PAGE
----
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Lilly Sustainability Report: GHG, Energy Intensities Fall

Lilly has released its 2012-13 Corporate Responsibility Report. Highlights include:

GHGs

  • During 2012, the company’s Scope 1 and Scope 2 GHGs rose by less than one percent versus 2011, to 1,580,000 metric tons CO2e.
  • Lilly’s GHG emissions intensity fell from 71.8 metric tons CO2e per thousand square feet in 2011 to 70.5 in 2012.
  • Intensity improved by almost 17 percent compared with 2007, surpassing the company’s goal of a 15 percent improvement by 2013.
  • Lilly is also targeting a 20 percent GHG intensity improvement from 2012 to 2020.

Energy

  • In 2012, Lilly’s energy use rose almost 1 percent over 2011 levels, to 10,900,000 million BTUs.
  • Energy intensity fell from 495 tons CO2e per thousand square feet in 2011 to 488 in 2012.
  • Since 2007, energy intensity improved by nearly 18 percent, exceeding the company’s goal of a 15 percent reduction by 2013.
  • Lilly is also targeting a 20 percent energy efficiency improvement from 2012 to 2020.
  • Lilly’s manufacturing site in Augusta, Georgia optimized the operation of its air compressors to virtually eliminate unneeded use during the facility’s fermentation cycles, cutting energy use related to compressed air by 43 percent and saving $290,000 during 2012.
  • Since 2007, energy audit findings have helped save about $137 million in cumulative costs and more than 800,000 metric tons of GHGs.

Renewables and cogeneration

  • Lilly generates electricity from solar photovoltaics at three facilities.
  • At a fourth site, Lilly has entered into an agreement to purchase solar power from a third-party provider building an adjacent array of nearly 10 MW.
  • The company also makes direct and indirect purchases of renewable energy from local utilities.
  • Three Lilly sites feature 10 MW, 4.3 MW, and 2.4 MW cogeneration units.

Water

  • From 2011 to 2012, Lilly’s water intensity held steady at 0.549 million liters per million $ revenue.
  • Water intake fell more than 9 percent over the year, to 12.4 billion liters.
  • Major contributing factors included implementation of a product-recovery process and pumping improvements.
  • The company is aiming to cut absolute water intake by 5 percent by 2013, from a 2010 baseline. By 2012 it had found a three percent reduction.
  • Lilly is targeting a 15 percent absolute reduction of phosphorus emissions in wastewater by 2020, from a 2014 baseline.
  • A Lilly evaluation of over 100 contract manufacturing sites determined that extended periods of drought should not significantly impact its business.
  • The company captures 90 percent of rainwater falling on its headquarters site in Indianapolis, cutting the facility’s storm water impact by 45 million liters a year.

Waste

  • Total waste generation rose by nearly 15 percent from 2011 to 2012, to 278,000 metric tons.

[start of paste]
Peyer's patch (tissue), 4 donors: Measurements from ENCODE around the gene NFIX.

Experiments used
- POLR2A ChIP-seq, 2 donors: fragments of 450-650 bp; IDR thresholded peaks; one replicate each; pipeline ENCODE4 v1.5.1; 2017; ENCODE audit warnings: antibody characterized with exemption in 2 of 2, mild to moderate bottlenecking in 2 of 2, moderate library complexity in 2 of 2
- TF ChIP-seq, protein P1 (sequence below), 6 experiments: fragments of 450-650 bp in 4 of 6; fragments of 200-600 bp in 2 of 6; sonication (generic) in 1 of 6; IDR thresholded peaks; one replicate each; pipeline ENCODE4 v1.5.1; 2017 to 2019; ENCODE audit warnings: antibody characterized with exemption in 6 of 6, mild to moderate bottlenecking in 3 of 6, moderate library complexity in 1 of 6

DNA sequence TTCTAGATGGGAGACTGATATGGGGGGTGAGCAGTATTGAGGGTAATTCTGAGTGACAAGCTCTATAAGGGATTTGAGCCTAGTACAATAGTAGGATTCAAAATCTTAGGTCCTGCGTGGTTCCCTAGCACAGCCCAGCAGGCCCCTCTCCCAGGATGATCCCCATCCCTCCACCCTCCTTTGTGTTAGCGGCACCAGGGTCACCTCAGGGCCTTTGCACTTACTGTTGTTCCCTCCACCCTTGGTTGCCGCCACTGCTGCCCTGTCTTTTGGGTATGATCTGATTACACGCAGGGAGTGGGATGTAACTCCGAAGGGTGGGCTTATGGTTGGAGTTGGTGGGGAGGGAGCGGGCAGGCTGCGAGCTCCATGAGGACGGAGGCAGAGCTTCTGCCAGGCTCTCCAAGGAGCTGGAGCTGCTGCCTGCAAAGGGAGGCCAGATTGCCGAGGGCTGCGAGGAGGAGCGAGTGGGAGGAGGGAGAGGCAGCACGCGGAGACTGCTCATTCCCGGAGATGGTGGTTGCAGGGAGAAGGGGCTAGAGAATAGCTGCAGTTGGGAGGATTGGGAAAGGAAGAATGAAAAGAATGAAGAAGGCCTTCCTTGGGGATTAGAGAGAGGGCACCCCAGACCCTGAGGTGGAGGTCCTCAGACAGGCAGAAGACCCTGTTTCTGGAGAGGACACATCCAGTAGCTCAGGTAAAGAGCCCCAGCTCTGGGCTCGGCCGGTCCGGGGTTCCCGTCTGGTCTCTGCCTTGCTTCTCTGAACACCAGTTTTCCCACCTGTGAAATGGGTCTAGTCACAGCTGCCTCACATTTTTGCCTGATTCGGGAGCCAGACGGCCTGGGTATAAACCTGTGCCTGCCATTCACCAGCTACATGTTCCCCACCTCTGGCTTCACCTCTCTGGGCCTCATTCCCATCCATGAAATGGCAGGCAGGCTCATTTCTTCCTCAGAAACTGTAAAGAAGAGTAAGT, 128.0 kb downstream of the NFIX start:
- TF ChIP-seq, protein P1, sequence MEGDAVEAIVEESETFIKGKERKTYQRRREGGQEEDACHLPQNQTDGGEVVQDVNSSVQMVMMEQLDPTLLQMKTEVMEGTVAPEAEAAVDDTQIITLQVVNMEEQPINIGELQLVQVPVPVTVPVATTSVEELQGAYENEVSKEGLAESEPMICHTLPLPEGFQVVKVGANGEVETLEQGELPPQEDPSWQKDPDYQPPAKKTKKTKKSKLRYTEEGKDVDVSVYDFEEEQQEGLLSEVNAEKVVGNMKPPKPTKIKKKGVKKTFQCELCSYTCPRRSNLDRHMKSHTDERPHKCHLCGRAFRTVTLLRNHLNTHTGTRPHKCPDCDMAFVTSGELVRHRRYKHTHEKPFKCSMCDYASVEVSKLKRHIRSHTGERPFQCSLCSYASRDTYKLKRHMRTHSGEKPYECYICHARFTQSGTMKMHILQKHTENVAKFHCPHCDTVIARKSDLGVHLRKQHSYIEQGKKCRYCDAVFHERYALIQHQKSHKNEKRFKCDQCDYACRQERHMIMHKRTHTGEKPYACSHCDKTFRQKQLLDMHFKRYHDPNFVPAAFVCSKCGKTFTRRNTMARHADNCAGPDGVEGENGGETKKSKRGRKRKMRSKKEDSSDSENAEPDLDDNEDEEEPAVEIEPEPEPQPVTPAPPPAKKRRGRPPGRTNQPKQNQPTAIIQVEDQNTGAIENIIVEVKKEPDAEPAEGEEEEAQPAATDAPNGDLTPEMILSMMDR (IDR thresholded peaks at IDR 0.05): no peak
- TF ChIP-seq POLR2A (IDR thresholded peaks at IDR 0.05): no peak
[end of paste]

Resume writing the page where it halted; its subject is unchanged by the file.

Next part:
• The company blames this rise on increases in production – specifically, increases in fermentation waste and a sizable amount of concrete and soil waste (must of which was reused) from construction at one site.
  • Waste generation intensity also rose substantially, from 10.7 metric tons per million $ revenue in 2011 to 12.3 in 2012.
  • During 2012, 11 Lilly sites reported “zero-landfill” status, meaning they send less than 0.5 percent of generated waste to landfill.
  • Waste to landfill rose from 10,900 metric tons in 2011 to 12,300 in 2012.
  • By 2020, Lilly is targeting a 20 percent improvement in waste efficiency from a 2012 baseline, while increasing its recycling rate above 70 percent and decreasing waste to landfill below 10 percent of total waste.
  • Lilly’s R&D facility in the UK achieved zero-landfill status in 2011, but in 2012 incorporated further changes that cut cost per metric ton of waste disposal by 15 percent, and cut the number of waste-handling methods from 22 to 6.

Other emissions

  • Between 2007 and 2012, total air emissions (not including GHGs) decreased by nearly 54 percent, largely driven by changes in manufacturing processes.
  • Emissions decreased in all categories except VOCs, which rose due to increased production rates.

Data and reporting

  • Bureau Veritas provided independent verification of GHG emissions data for Scopes 1, 2, and 3, and verified percentage decrease from 2007 and 2011 for energy intensity, waste to landfill and water intake.
  • Lilly has initiated a project to gather energy and GHG data from key suppliers to more effectively assess Scope 3 emissions.

Takeaway: The report is clear and comprehensive, and shows Lilly making good progress and meeting goals on several environmental fronts. Waste generation intensity is one area in which performance has worsened in the past year.

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